We at Split Lip are in the business of being transparent. We want you to know what to expect when you choose to submit to us, to understand what we're looking for, and to feel good about the process. In the spirit of being open books, we held a Twitter chat with editor-in-chief Kaitlyn Andrews-Rice (and her two bowls of dinner -- bowl 1: pork tenderloin, sweet potato, broccoli; bowl 2: salad, honey mustard dressing). If you missed it (or if you just want a recap), here's what Kaitlyn had to say:
What are the most common mistakes you see in submissions?
Not double-spacing. Submitting to more than one genre at a time (we only allow one at a time). Submitting immediately after a rejection.
What do you guys do with all that money from tip jar/expedited subs?
A favorite topic here at SL HQ! We recently upgraded our Submittable account to accommodate more free subs (yay) at a cost of $72/month. Submittable takes a percentage of every sub. E.g., a $5 expedited sub leaves us with $3.76. We save all money in a bank account for paying writers and AWP.
Would you consider a Venmo account so that writers can tip you without you taking a hit?
Yes! We're in the process of re-designing our web site and we plan to have a button for donations.
Do you get annoyed when a writer subs after being rejected, even if they wait 60 days or so? Asking for a friend...
Good one! 60 days is a decent amount of time to wait. 30 is too soon, even though we say wait one month. Sometimes our editors will explicitly ask for submissions sooner. In that case, submit away!
Should a submission have a heading/the author's info, or is just a title enough since Submittable has all relevant info attached?
I'm old school so I always put info in the top corner (unless a mag requests something different). But either way works for us.
Are there any trends you're seeing in submissions these days? Trends to emulate? To avoid?
Explicitly political stories are hard to pull off. It's not that it's "too soon," it's just ...let the idea germinate! Related: Don't send us your first or second draft. Proofreading is not the same thing as revising. We can tell.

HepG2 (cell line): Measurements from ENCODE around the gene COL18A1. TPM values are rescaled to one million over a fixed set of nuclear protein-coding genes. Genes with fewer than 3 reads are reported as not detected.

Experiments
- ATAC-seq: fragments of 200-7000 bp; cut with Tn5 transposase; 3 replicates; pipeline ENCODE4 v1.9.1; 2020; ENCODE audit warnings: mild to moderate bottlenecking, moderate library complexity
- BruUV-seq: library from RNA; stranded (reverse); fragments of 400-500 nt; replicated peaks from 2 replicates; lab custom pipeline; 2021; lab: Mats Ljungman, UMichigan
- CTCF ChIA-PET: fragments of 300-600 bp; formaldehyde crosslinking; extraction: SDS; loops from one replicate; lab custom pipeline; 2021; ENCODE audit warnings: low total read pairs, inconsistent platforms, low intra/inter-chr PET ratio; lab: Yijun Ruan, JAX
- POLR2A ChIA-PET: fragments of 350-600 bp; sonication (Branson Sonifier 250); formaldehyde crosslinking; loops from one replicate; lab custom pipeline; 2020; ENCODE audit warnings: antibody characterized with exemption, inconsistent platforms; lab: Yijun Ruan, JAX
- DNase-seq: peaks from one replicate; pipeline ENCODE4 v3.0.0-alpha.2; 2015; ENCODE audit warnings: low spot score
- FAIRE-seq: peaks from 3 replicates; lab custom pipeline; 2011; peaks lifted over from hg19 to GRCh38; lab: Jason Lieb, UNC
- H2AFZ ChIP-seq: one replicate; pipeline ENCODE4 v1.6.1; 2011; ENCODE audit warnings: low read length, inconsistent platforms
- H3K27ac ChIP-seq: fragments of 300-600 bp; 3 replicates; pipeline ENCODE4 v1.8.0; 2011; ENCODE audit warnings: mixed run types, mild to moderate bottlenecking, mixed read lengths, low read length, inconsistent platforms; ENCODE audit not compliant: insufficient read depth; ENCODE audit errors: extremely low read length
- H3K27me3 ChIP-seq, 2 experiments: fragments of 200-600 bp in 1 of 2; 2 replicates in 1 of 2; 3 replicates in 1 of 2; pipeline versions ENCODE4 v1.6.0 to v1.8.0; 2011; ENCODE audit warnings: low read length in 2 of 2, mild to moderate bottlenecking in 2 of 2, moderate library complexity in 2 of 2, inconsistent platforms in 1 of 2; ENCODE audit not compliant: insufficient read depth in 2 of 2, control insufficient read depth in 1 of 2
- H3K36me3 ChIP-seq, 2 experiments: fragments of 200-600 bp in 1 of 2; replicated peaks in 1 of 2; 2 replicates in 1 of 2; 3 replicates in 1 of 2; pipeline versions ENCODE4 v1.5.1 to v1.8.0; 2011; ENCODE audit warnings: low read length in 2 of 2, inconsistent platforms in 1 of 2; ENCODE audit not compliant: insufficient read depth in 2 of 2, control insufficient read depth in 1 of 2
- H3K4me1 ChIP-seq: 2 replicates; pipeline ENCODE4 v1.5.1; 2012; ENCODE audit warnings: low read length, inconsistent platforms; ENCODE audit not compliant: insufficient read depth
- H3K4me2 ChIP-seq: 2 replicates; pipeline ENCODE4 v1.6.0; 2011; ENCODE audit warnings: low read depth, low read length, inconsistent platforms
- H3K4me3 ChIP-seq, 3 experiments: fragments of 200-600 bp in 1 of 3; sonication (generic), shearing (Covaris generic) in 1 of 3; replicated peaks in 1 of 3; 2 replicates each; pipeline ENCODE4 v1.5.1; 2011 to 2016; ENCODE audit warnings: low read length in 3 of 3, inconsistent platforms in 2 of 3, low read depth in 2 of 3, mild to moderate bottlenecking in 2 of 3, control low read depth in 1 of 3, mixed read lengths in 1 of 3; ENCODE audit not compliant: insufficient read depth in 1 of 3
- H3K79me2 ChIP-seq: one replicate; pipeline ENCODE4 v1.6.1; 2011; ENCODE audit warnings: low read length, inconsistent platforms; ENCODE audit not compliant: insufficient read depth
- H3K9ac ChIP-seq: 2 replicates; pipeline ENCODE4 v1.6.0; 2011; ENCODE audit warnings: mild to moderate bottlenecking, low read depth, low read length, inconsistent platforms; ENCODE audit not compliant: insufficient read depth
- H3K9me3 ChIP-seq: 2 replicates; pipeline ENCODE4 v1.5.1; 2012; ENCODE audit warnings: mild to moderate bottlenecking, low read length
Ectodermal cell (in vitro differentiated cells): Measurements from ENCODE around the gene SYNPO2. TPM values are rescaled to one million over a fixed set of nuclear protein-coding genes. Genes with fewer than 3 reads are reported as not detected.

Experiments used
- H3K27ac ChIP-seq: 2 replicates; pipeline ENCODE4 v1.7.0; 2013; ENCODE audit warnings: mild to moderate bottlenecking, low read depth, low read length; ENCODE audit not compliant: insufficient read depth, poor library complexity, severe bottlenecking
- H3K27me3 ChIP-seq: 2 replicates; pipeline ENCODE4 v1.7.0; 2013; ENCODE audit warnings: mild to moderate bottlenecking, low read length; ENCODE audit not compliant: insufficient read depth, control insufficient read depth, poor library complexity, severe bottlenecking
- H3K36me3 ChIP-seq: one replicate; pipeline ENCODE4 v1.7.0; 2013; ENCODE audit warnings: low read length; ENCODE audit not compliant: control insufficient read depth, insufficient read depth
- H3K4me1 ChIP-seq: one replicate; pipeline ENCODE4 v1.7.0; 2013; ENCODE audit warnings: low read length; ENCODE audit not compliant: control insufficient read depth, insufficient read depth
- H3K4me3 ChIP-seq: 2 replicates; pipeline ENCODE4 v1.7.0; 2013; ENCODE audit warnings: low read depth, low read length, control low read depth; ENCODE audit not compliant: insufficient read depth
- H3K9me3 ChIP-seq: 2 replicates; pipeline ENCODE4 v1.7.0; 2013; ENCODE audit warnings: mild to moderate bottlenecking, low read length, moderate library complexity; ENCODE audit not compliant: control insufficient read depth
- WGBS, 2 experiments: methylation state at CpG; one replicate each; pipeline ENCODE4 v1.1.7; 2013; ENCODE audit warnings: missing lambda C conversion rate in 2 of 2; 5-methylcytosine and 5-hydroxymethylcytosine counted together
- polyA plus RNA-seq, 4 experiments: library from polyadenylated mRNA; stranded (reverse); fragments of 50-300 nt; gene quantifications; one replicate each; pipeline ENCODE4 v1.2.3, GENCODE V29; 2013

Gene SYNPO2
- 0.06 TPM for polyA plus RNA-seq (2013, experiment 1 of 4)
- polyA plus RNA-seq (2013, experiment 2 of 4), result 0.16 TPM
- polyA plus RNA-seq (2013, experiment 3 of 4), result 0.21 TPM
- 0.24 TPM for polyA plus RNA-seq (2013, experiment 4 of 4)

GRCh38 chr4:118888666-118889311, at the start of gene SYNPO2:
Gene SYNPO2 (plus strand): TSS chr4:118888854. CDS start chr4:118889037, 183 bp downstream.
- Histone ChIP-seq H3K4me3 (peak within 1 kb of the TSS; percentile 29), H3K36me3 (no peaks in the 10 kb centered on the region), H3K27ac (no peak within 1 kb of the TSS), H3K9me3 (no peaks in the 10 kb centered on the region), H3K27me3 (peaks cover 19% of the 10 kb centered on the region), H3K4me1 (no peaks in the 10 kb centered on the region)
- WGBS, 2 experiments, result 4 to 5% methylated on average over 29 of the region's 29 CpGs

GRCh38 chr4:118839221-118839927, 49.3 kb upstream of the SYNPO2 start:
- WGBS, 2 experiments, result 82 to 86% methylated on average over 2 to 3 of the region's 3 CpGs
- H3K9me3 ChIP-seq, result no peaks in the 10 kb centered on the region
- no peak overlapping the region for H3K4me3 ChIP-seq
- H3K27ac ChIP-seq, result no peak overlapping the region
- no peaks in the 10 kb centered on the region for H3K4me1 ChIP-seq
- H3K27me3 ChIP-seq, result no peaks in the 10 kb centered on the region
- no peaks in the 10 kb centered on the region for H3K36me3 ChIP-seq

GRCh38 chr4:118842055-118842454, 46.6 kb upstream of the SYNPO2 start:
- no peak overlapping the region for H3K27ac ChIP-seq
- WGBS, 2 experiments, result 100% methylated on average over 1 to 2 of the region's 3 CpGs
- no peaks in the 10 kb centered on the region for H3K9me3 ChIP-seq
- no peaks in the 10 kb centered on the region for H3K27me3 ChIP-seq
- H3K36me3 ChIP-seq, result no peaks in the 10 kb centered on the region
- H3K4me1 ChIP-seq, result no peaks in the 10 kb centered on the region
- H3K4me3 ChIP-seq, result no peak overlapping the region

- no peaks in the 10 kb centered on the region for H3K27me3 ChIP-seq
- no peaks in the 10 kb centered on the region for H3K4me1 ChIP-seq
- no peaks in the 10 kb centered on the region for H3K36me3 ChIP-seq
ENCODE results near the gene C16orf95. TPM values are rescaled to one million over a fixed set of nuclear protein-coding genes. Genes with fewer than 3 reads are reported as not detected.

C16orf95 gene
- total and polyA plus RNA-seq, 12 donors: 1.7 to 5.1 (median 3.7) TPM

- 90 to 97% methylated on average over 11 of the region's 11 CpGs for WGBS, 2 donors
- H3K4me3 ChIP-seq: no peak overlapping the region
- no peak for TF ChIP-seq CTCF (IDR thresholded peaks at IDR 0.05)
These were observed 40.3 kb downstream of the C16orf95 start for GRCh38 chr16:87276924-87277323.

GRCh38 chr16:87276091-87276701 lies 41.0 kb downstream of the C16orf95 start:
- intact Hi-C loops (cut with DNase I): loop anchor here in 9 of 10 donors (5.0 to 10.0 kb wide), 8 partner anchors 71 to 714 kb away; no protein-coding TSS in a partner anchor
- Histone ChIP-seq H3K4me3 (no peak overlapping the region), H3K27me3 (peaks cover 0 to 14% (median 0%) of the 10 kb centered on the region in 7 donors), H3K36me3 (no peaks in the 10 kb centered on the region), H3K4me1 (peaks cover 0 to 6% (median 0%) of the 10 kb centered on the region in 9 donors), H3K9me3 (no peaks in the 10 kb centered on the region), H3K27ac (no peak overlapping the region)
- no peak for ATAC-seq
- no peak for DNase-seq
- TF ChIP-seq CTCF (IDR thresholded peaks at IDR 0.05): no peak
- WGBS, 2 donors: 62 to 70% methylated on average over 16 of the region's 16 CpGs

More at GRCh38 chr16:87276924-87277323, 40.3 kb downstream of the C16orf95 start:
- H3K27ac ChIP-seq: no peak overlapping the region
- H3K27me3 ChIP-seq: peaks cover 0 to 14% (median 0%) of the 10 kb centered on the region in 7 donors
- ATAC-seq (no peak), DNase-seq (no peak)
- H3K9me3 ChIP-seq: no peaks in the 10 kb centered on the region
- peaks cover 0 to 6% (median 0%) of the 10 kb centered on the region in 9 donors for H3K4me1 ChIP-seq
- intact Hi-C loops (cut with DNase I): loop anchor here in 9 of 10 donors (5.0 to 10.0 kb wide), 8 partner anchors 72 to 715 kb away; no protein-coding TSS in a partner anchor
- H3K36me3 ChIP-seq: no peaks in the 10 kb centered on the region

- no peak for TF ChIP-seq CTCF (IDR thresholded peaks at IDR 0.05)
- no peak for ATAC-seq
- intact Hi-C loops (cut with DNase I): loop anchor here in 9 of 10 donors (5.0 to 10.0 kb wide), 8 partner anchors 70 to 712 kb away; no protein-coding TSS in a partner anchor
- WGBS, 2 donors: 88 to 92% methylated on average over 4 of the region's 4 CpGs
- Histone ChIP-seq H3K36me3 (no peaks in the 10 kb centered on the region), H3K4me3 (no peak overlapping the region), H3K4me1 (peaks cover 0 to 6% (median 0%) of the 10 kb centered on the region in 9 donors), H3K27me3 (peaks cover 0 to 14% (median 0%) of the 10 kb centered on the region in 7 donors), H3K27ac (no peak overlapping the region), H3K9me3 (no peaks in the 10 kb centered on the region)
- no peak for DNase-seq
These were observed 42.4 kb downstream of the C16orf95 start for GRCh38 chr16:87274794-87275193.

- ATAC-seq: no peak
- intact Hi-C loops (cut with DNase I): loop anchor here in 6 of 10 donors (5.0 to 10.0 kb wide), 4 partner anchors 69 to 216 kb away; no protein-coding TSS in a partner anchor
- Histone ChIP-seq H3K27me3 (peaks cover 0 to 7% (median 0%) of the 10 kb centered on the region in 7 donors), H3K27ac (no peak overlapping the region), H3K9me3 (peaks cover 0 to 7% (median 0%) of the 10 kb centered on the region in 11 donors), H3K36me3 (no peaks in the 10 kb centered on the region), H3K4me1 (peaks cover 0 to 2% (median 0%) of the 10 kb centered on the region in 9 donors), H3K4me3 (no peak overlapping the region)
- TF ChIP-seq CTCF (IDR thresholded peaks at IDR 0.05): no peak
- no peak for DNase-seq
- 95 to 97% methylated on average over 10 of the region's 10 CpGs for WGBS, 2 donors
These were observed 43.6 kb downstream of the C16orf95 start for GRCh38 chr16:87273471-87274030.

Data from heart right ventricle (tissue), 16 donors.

What kind of edits do you make on the work Split Lip publishes?
All kinds. We edit almost everything we accept! Sometimes this comes as a surprise to writers. Sometimes the edits are small (line edits etc.). Often we work with writers on a title change (this is a frequent request). Occasionally we work with writers on substantial revisions over several months.
Lets say someone's been rejected a dozen or so times by SL. Should they 1) try elsewhere 2) write differently 3) keep trying buddy!
Always keep trying! But seriously, it took even the Famous Writer dozens of times to be accepted by certain mags. A rejection doesn't mean you aren't talented, just means it wasn't right right now.
What's the process like before you accept a piece at Split Lip?
A reader will mark a piece yes or maybe. We'll transfer the piece to the genre editor. If they like the piece, I'll read it. If I agree, we'll discuss, hashing out any needed edits, considering how it will fit with other accepted work. Sometimes, if we know the writer, we'll have another editor read the piece blind. We're committed to a fair editorial process.
As a writer AND editor, what are your thoughts on the whole "aim for 100 rejections" principle?
It's bullshit. Don't do it. Aim for acceptances. Spend more time than you think is necessary on your work. Be so good they can't ignore you.
What's your ultimate Split Lip wish list?!
Submissions: Attention to voice. Settings beyond the dorm room or classroom. HUMOR. Attention to language. Unique form.
Other: Ability to pay all our contributors.
Thanks to everyone who joined us for the chat! And if you ever have a question about anything Split Lip, don't hesitate to ask. We're here for you.